Lori Evans and Kaileela Hobby in The Emperor of the Moon (photo:  Ava G. Lindenmaier)

Lori Evans and Kaileela Hobby in “The Emperor of the Moon” (photo: Ava G. Lindenmaier)

Review by Macey Levin

One of the delights each summer at Shakespeare and Co. is the over-the-top farce staged at the Rose Footprint in Lenox. This tent-covered playing space is similar to 16th and 17th century theaters, and the shows echo back to the famed Commedia del’Arte style of acting.

This summer’s show is the world premiere adaptation of The Emperor of the Moon by Aphra Behn (who is the subject of Or, to be presented at the Bernstein Theatre starting on Saturday [July 23]). This production is a hoot-and-a-half with its larger-than-life characters, tongue-in-cheek line delivery, vigorous staging and very talented actors who are obviously enjoying themselves.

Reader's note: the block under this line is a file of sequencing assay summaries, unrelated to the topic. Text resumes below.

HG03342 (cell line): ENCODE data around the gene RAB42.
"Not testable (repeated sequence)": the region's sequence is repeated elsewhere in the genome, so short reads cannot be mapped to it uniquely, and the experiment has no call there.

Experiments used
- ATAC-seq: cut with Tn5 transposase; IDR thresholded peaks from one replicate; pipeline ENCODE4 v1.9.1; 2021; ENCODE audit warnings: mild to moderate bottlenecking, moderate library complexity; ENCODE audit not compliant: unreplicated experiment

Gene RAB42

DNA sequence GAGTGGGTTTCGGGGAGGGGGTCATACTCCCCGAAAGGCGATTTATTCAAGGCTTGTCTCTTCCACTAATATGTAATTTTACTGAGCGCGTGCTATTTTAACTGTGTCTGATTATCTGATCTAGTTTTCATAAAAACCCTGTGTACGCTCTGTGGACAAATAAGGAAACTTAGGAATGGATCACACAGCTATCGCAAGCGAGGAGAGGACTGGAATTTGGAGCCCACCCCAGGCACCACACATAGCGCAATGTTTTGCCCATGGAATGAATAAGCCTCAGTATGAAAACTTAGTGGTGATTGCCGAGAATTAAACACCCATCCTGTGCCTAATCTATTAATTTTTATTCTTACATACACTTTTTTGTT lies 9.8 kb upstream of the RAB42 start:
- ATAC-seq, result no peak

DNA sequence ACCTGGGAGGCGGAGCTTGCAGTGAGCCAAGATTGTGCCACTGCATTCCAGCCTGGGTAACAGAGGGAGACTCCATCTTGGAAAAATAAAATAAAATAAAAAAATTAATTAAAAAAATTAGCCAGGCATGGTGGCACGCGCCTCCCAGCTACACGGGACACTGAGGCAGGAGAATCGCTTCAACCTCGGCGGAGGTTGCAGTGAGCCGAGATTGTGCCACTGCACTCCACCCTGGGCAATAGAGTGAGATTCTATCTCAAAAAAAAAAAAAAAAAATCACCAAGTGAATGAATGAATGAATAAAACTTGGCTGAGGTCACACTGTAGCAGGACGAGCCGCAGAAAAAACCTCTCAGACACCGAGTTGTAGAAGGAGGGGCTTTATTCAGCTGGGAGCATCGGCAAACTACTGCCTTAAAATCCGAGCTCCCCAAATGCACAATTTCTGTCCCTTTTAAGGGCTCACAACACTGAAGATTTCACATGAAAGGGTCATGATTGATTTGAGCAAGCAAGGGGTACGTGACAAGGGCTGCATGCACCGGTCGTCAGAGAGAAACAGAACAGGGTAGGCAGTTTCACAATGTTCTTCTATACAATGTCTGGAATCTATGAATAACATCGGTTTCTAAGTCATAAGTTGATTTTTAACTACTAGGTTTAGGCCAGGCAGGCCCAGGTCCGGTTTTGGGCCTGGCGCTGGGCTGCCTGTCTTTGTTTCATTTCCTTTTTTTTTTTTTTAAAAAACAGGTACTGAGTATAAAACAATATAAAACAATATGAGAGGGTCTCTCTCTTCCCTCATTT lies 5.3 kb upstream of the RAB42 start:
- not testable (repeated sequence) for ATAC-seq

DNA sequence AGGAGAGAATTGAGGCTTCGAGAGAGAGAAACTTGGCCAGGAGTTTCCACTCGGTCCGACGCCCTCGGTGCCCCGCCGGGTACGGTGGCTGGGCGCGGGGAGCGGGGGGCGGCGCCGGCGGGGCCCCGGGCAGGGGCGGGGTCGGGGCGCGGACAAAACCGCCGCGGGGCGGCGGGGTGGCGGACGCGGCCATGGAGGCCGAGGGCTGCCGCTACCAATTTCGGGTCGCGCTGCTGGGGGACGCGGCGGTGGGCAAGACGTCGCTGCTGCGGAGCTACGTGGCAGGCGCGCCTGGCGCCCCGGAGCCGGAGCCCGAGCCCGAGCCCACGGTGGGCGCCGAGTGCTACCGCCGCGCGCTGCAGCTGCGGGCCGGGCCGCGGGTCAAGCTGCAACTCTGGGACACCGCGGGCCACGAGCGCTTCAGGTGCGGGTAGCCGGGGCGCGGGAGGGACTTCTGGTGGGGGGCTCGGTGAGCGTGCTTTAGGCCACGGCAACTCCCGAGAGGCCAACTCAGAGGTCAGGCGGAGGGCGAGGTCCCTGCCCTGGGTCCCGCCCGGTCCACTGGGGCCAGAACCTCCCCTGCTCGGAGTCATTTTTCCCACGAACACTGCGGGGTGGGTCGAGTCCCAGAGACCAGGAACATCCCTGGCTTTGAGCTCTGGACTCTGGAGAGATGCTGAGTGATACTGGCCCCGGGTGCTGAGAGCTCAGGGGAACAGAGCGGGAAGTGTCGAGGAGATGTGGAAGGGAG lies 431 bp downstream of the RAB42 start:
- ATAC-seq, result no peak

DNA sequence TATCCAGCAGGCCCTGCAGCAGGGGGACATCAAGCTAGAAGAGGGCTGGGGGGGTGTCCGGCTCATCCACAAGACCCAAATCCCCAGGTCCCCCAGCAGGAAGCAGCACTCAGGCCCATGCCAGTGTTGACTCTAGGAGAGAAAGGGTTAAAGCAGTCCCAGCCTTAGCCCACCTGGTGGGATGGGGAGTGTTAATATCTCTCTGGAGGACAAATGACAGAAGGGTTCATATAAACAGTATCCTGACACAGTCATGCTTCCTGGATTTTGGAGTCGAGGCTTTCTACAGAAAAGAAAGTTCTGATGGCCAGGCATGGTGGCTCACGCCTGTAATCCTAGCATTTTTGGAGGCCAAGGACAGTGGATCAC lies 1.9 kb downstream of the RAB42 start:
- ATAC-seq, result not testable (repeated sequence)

The plot is predictable since it has been used again and again by myriad authors over the centuries. The Doctor (Lori Evans), who believes there is a moon-civilization, will not allow his daughter Elaria (Caroline Calkins) and niece Bellemante (Zoe Laiz) to meet men because earthlings are inferior; he is preparing them to marry moon-men.

Click to read the rest at Berkshire on Stage.

“The Emperor of the Moon” Brings Farce to Shakespeare & Co. [Berkshire on Stage]

Friday, July 15th, 2016

bosemperormoon

Shakespeare & Company’s Rose Footprint Theatre presents a world premiere adaption of The Emperor of the Moon by Aphra Behn. Directed by company veteran Jenna Ware, the uproarious and musically jam-packed comedy opens today (Friday, July 15) and runs through Saturday, August 20.